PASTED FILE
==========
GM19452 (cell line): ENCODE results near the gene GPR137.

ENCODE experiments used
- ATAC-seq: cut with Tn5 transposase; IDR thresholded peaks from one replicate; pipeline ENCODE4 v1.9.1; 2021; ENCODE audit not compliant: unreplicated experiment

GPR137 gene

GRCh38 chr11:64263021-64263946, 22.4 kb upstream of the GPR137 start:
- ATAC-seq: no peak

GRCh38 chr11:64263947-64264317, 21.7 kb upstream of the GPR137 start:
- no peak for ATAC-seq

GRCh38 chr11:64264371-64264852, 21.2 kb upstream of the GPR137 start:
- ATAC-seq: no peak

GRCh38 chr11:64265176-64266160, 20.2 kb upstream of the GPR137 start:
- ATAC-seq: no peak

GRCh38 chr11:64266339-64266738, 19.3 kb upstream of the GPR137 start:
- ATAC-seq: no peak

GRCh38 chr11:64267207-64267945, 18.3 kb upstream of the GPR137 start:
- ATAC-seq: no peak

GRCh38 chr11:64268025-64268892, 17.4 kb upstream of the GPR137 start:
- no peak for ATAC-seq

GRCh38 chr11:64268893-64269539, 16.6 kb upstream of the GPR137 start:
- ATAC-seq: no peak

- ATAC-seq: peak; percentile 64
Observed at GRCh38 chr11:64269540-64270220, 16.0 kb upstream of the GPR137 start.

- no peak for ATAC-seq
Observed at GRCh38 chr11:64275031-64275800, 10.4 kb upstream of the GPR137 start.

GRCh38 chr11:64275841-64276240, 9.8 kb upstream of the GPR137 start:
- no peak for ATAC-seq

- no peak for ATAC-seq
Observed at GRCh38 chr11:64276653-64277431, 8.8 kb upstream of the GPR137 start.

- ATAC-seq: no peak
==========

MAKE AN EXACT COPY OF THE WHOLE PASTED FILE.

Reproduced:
GM19452 (cell line): ENCODE results near the gene GPR137.

ENCODE experiments used
- ATAC-seq: cut with Tn5 transposase; IDR thresholded peaks from one replicate; pipeline ENCODE4 v1.9.1; 2021; ENCODE audit not compliant: unreplicated experiment

GPR137 gene

GRCh38 chr11:64263021-64263946, 22.4 kb upstream of the GPR137 start:
- ATAC-seq: no peak

GRCh38 chr11:64263947-64264317, 21.7 kb upstream of the GPR137 start:
- no peak for ATAC-seq

GRCh38 chr11:64264371-64264852, 21.2 kb upstream of the GPR137 start:
- ATAC-seq: no peak

GRCh38 chr11:64265176-64266160, 20.2 kb upstream of the GPR137 start:
- ATAC-seq: no peak

GRCh38 chr11:64266339-64266738, 19.3 kb upstream of the GPR137 start:
- ATAC-seq: no peak

GRCh38 chr11:64267207-64267945, 18.3 kb upstream of the GPR137 start:
- ATAC-seq: no peak

GRCh38 chr11:64268025-64268892, 17.4 kb upstream of the GPR137 start:
- no peak for ATAC-seq

GRCh38 chr11:64268893-64269539, 16.6 kb upstream of the GPR137 start:
- ATAC-seq: no peak

- ATAC-seq: peak; percentile 64
Observed at GRCh38 chr11:64269540-64270220, 16.0 kb upstream of the GPR137 start.

- no peak for ATAC-seq
Observed at GRCh38 chr11:64275031-64275800, 10.4 kb upstream of the GPR137 start.

GRCh38 chr11:64275841-64276240, 9.8 kb upstream of the GPR137 start:
- no peak for ATAC-seq

- no peak for ATAC-seq
Observed at GRCh38 chr11:64276653-64277431, 8.8 kb upstream of the GPR137 start.

- ATAC-seq: no peak